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Five challenges of doing business in China.

Five challenges of doing business in China

The Chinese market is a rapidly growing one with tremendous business opportunities. Many foreign companies have been seeking to advance their businesses into the Chinese market in recent years. Nevertheless, opportunities are always accompanied by risks and challenges. Foreign companies may face many obstacles when entering and operating in the Chinese market.

In order to help you navigate these issues and avoid common pitfalls, we have listed several potential challenges you may encounter. The following is a list of the five top challenges of doing business in China.

Challenge 1: Foreign exchange control

Founded in 1979, the State Administration of Foreign Exchange (SAFE) oversees all the activities in China’s foreign exchange market. SAFE practices strict foreign exchange policies and complicated administrative procedures. For instance, capital investments and loans from abroad must be registered prior to remittance. Businesses need to be meticulous to meet these compliances. Without a comprehensive knowledge of China’s foreign exchange regulations, foreign companies will face operational challenges and could even encounter legal problems.

Challenge 2: Intellectual property rights and forced technology transfer

Challenges in the enforcement of intellectual property rights (IPR) in China may be another issue for foreign companies. Enforcing IPR is difficult because of challenges in obtaining evidence, limited damage awards and the failure of foreign companies to timely register their IP rights in China.

One step that the Chinese government has taken to improve the IP environment, is to include relevant provisions in the Foreign Investment Law (FIL). In the revised FIL, which was adopted at the Second Session of the 13th National People’s Congress on 15 March 2019, Article 22 stipulates that the State must protect foreign investors’ and foreign-funded enterprises’ intellectual property rights, and “no administrative department or its staff member shall force any transfer of technology by administrative means”. The revised FIL suggests stricter IPR protection and improved the trust issue to a certain extent. Nonetheless, many foreign companies still feel hesitant when deciding whether to enter the Chinese market and make their intellectual properties public to Chinese businesses.

Challenge 3: Language and cultural barriers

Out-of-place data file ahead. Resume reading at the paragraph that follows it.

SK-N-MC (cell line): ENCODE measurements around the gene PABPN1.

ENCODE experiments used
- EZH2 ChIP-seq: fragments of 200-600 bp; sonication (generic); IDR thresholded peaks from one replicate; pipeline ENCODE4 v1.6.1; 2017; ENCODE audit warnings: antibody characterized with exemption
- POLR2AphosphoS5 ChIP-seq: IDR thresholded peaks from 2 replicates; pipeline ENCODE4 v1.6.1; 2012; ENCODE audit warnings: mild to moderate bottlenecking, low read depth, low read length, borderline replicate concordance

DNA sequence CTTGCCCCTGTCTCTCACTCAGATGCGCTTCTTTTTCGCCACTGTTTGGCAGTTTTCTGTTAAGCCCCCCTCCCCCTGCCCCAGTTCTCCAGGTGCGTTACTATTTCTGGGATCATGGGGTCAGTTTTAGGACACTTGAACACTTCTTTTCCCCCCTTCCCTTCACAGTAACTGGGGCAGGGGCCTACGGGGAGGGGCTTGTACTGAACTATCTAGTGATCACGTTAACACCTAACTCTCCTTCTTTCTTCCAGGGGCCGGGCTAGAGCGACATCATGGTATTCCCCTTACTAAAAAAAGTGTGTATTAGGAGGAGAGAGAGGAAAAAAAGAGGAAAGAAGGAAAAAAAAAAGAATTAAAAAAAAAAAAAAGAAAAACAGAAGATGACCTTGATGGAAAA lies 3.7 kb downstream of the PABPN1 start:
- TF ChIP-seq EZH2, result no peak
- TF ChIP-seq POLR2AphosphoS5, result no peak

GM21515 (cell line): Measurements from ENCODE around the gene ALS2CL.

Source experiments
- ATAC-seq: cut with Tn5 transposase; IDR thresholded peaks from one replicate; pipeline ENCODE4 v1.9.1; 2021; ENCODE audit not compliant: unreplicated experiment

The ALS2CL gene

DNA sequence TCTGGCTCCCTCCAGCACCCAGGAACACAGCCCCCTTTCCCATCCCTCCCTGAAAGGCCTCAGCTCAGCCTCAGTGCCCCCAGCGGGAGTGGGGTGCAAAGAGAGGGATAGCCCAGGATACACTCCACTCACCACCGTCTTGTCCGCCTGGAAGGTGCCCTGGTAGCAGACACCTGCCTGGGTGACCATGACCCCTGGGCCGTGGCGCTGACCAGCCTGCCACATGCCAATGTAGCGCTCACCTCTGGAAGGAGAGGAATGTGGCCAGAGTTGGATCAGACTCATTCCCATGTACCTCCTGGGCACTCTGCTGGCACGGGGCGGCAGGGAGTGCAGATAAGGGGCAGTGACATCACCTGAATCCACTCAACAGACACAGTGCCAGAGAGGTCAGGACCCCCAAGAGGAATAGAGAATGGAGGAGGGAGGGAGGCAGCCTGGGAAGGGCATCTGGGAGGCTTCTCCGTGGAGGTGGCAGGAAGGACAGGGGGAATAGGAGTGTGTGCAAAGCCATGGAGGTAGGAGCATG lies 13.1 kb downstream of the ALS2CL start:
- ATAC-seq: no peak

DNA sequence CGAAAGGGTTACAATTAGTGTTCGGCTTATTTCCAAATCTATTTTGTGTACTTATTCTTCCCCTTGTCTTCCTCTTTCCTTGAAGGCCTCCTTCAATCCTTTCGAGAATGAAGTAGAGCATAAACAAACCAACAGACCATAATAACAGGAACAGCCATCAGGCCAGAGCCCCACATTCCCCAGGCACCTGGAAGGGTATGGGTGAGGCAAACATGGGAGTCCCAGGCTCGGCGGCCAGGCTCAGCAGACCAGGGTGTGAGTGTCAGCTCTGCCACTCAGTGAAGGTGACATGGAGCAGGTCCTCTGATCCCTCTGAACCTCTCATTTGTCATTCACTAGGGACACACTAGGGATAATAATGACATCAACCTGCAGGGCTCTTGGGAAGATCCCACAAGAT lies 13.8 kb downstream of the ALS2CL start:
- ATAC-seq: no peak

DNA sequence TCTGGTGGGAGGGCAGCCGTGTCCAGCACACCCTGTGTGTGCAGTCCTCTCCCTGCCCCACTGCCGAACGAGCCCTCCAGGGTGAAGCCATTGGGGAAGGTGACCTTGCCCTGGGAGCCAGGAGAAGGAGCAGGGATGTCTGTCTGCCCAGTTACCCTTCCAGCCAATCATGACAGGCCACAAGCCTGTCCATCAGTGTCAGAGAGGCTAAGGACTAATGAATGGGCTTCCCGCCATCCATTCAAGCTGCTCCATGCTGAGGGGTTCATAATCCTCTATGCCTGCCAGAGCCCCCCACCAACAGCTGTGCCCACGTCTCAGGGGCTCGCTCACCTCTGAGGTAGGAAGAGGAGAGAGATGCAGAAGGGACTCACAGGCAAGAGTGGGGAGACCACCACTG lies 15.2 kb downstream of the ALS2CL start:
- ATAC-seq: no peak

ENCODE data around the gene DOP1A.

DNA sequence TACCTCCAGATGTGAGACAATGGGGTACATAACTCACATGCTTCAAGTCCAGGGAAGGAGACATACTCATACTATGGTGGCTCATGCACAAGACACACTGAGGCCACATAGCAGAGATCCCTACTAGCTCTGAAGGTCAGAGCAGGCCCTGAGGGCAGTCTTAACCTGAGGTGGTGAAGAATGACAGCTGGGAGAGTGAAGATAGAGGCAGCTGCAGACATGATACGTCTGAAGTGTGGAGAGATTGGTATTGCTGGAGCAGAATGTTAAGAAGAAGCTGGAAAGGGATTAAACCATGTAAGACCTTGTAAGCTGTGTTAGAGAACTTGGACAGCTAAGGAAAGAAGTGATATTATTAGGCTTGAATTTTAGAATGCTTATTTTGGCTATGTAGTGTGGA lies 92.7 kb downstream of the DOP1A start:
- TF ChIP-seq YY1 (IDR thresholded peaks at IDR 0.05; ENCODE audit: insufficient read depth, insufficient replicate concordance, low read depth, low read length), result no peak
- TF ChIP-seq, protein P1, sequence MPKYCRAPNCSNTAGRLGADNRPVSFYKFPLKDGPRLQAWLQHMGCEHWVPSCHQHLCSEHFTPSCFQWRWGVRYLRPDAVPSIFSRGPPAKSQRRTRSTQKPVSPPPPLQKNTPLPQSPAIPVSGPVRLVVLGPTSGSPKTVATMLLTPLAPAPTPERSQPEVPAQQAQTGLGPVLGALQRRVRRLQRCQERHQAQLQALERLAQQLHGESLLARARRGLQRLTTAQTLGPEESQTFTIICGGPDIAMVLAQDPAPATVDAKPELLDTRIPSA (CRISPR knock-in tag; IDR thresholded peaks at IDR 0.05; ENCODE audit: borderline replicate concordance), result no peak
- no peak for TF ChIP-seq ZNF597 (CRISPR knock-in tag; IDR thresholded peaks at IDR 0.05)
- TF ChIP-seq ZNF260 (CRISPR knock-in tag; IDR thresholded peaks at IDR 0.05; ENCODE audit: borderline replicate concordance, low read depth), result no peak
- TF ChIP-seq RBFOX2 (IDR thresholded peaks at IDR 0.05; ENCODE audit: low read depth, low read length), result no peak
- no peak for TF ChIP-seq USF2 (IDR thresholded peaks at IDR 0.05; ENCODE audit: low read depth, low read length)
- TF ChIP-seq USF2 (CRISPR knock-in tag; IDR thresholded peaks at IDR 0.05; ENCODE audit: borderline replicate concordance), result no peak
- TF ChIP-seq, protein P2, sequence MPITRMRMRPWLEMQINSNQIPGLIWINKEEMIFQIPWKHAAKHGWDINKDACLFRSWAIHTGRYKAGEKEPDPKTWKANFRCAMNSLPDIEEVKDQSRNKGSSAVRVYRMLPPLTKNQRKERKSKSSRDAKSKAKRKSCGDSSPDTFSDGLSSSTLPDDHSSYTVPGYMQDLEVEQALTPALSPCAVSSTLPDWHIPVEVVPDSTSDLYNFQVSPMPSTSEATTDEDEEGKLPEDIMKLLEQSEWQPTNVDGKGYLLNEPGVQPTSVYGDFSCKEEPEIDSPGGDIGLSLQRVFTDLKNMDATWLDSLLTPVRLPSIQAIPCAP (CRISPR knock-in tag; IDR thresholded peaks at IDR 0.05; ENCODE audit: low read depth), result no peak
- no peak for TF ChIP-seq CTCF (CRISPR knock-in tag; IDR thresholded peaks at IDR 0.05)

The language barrier is a challenge for foreign companies that seek to enter the Chinese market.

Chinese is more than a mere language but a complex language system. Besides Mandarin and Cantonese, there are a variety of dialects in China, including Wu (Shanghai dialect), Gan (Jiangxi dialect), Min (Fujian/Taiwan Hokkien), Kejia (Hakka), Xiang (Hunan), Yue (Canton) and Ping (Guangxi). While some can be mutually understood (slightly different accents, slightly different localisms), others are not the same. Basic knowledge of Chinese does not suffice for business interactions.

Foreigners without an educational or professional background in China oftentimes find it difficult to communicate in Chinese. In addition, English is neither an official language nor the business language in China. Although many Chinese are able to communicate in English, accents and language habits have proved to be challenges for both Chinese and foreign companies.

As a result, foreign companies that want to enter the Chinese market should consider hiring professional translators. It is important that the translator is able to understand local accents, slang and idioms.

Furthermore, a good translator can also assist in overcoming cultural barriers. There are many aspects of Chinese culture which require people to adjust their wording or approach. The main example is “face” or “miànzi”. An oversimplification of “face” is that actions and words which are disrespectful may cause “loss of face” to counterparts. Whilst gifts, awards and other respect-giving actions may “give face”. Besides the face, there are many different elements of Chinese culture to consider when doing business in China.

Challenge 4: Visa application

There are various types of visas you can apply for. You need to carefully choose the type of visa you apply for since your eligibility depends on the purpose of your visit to China. The table below outlines a description of each type of visa.